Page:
Coronavirus has killed dozens of New York City transit workers after they had to beg for masks

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Workers in New York’s Metropolitan Transit Authority (MTA) took measures into their own hands. They wore their own masks, brought their own bleach solutions to clean shared workspaces, and had bus passengers enter through the rear door and blocked them from sitting too close to drivers. Eventually, the MTA started to catch up. But at least 41 New York City transit workers have died of COVID-19, another 1,500 have tested positive for the virus, and more than 5,500 others are self-quarantining because they have symptoms. That’s a huge hit for a workforce of 70,000.

It’s having a ripple effect through the entire city. The MTA is so understaffed it can’t keep up with even the reduced-by-25% schedule it had planned. Even with ridership down by over 90%, subway platforms and cars are crowded because trains aren’t coming as often, which in turn increases the danger of the virus spreading through the crowds in the city that has become the epicenter of the disease.

Union officials pushed MTA bosses to hand out masks and other safety equipment earlier, but the organization stuck by the Centers for Disease Control’s advice against masks. Some workers who wore their own masks were told to take them off because they violated uniform policy.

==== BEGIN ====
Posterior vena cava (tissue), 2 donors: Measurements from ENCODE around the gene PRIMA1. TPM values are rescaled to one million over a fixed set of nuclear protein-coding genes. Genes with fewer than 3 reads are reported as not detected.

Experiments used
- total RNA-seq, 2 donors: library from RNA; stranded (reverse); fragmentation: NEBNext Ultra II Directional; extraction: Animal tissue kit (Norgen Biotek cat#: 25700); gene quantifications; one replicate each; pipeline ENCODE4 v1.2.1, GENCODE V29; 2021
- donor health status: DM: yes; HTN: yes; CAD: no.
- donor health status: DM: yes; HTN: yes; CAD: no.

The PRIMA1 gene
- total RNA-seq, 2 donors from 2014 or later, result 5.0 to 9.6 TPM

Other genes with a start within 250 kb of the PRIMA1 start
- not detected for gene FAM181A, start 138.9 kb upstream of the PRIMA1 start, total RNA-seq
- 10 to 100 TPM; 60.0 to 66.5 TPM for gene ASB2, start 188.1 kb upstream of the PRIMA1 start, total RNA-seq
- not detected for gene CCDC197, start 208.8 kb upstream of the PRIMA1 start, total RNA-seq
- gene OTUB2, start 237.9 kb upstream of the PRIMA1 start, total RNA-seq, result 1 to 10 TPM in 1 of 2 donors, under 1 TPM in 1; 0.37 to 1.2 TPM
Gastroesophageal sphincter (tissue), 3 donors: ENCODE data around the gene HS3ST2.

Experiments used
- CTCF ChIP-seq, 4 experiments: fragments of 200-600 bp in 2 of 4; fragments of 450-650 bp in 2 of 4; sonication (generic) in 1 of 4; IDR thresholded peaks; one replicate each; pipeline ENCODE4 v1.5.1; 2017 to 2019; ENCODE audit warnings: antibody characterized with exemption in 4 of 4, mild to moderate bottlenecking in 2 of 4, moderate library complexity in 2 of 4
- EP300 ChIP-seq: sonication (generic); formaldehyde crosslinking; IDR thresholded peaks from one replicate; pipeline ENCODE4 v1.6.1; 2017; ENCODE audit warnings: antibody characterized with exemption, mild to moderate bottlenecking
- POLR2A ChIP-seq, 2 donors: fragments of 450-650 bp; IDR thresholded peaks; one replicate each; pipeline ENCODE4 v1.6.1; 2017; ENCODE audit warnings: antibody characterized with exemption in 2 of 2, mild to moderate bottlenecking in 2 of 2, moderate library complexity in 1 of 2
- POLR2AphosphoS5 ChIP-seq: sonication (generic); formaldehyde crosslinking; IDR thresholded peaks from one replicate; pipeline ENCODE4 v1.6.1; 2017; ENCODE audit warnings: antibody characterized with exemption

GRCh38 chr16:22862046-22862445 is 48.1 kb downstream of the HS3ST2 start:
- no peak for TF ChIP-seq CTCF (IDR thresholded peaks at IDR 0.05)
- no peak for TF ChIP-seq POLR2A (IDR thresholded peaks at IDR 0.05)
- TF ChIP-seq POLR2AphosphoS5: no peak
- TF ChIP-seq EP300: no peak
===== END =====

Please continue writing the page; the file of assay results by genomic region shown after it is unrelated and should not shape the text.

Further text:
Bus drivers, whose passengers walk right by them, have been particularly hard-hit, with at least 11 dead.

If you want a devastating illustration of how the United States has let down its working people, check out the picture up top of MTA cleaning staff in early March and compare it with the one below of a subway station in Seoul, South Korea, being disinfected in late February.

This blog was originally published at Daily Kos on April 9, 2020. Reprinted with permission.

About the Author: Laura Clawson is a Daily Kos contributor at Daily Kos editor since December 2006. Full-time staff since 2011, currently assistant managing editor.

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Madeline Messa

Madeline Messa is a 3L at Syracuse University College of Law. She graduated from Penn State with a degree in journalism. With her legal research and writing for Workplace Fairness, she strives to equip people with the information they need to be their own best advocate.